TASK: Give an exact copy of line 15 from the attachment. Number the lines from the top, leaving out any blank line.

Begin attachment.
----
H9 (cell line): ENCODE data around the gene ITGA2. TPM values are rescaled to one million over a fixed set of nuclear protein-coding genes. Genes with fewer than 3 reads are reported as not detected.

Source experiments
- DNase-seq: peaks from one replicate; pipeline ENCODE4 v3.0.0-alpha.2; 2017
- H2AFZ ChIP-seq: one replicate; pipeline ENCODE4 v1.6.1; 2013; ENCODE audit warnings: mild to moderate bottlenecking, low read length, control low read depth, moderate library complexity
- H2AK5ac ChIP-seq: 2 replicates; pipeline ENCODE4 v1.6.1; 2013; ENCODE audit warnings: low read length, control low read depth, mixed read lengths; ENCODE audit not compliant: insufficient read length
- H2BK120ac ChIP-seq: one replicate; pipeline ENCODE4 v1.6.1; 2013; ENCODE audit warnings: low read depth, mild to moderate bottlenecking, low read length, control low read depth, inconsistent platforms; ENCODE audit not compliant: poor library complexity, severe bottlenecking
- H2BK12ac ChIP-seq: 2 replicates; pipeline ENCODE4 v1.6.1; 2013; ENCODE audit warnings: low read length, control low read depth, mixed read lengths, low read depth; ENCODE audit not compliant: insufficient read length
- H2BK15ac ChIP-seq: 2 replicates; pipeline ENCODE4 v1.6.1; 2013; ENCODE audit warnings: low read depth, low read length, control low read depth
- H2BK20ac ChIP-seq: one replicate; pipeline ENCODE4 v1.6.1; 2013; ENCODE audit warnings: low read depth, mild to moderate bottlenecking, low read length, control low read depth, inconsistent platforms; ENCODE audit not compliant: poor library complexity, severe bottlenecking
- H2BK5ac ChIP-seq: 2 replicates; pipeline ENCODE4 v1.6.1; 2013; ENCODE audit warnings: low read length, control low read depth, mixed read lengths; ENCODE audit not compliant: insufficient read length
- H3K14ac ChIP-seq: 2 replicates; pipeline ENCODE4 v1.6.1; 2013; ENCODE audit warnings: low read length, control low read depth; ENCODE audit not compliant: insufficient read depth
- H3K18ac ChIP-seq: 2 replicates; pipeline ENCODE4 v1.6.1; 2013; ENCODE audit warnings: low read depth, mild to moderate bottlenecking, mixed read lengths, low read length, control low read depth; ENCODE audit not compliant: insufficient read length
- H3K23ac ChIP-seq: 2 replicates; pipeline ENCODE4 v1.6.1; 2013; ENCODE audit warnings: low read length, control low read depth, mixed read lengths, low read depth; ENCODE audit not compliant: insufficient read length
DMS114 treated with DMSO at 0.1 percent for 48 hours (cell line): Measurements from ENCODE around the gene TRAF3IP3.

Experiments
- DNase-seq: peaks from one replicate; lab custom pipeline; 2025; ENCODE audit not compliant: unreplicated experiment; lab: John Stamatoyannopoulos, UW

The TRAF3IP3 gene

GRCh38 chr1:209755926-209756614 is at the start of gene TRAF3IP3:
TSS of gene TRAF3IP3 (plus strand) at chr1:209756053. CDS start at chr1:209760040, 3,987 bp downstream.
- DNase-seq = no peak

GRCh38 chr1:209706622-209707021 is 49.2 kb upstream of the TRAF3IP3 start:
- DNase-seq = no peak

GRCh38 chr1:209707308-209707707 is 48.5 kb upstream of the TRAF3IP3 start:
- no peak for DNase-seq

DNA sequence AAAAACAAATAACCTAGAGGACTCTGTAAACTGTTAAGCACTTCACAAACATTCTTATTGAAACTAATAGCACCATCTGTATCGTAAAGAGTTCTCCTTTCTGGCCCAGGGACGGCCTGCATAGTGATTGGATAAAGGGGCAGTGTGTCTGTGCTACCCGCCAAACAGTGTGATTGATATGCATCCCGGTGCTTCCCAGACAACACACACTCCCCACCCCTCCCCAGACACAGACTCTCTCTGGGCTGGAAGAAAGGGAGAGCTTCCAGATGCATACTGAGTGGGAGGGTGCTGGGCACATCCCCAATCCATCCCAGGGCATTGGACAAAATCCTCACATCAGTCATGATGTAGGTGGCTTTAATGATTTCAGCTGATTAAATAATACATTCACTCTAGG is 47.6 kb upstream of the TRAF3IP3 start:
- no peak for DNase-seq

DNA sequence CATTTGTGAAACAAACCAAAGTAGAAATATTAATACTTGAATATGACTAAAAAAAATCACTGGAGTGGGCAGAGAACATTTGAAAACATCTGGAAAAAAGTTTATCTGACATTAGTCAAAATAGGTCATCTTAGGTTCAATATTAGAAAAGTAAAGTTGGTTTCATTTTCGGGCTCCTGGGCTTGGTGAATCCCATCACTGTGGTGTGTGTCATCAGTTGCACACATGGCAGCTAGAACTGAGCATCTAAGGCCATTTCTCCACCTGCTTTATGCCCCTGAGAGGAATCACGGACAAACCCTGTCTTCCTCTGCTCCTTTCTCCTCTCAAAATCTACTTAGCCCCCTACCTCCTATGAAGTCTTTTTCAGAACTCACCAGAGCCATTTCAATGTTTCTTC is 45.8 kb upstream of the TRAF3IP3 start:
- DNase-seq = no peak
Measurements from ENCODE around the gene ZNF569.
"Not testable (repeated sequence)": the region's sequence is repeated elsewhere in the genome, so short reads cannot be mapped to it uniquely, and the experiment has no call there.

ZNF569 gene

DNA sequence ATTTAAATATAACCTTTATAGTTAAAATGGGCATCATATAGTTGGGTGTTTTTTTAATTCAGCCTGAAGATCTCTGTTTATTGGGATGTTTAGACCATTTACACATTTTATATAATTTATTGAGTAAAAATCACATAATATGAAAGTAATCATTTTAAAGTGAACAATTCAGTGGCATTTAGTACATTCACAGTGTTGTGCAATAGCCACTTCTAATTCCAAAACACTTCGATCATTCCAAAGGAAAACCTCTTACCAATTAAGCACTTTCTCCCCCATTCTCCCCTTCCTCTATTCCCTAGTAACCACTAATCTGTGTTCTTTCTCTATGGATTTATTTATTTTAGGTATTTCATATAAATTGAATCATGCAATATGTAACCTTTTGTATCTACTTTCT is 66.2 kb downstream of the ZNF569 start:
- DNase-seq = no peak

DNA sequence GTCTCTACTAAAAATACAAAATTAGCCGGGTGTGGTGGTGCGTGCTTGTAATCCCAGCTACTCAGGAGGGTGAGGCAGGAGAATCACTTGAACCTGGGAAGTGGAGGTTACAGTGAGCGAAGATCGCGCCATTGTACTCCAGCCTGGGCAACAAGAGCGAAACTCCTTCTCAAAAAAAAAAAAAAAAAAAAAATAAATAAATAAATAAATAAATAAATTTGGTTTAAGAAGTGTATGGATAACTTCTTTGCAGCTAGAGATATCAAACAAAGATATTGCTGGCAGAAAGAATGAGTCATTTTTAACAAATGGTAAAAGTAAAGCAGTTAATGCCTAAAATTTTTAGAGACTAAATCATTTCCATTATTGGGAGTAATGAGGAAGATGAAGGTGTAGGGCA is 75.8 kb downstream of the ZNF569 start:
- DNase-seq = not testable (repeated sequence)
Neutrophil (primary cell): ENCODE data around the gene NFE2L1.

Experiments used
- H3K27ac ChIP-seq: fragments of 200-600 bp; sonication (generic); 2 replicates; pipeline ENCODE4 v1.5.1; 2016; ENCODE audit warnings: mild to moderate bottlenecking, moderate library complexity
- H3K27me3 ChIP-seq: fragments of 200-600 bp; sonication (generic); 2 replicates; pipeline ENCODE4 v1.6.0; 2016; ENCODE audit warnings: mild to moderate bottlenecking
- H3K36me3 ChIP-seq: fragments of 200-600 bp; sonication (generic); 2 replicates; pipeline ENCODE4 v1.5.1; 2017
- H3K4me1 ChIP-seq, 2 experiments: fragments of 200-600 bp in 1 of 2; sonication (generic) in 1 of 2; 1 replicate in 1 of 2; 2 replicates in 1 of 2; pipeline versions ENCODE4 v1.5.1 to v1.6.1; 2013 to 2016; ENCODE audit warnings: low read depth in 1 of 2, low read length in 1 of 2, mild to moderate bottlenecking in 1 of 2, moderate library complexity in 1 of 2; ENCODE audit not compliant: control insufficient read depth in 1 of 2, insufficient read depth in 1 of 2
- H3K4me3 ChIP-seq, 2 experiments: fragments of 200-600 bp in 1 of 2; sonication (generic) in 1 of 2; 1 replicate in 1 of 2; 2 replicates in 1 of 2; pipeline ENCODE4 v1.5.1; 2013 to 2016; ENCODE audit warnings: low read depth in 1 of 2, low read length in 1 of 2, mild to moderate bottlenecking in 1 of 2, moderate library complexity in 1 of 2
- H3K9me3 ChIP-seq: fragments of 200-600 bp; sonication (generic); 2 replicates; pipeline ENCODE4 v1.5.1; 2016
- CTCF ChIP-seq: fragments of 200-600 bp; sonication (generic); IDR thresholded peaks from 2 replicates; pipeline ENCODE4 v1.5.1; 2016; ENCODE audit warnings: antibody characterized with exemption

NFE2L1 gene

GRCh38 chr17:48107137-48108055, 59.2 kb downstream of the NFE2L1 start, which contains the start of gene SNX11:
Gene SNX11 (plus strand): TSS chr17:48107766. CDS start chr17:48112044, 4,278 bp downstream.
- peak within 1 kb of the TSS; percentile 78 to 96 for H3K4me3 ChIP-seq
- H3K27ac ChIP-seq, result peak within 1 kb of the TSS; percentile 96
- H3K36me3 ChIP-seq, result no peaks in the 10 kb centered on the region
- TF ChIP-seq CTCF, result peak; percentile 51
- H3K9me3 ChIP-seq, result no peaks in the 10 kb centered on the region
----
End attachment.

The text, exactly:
Experiments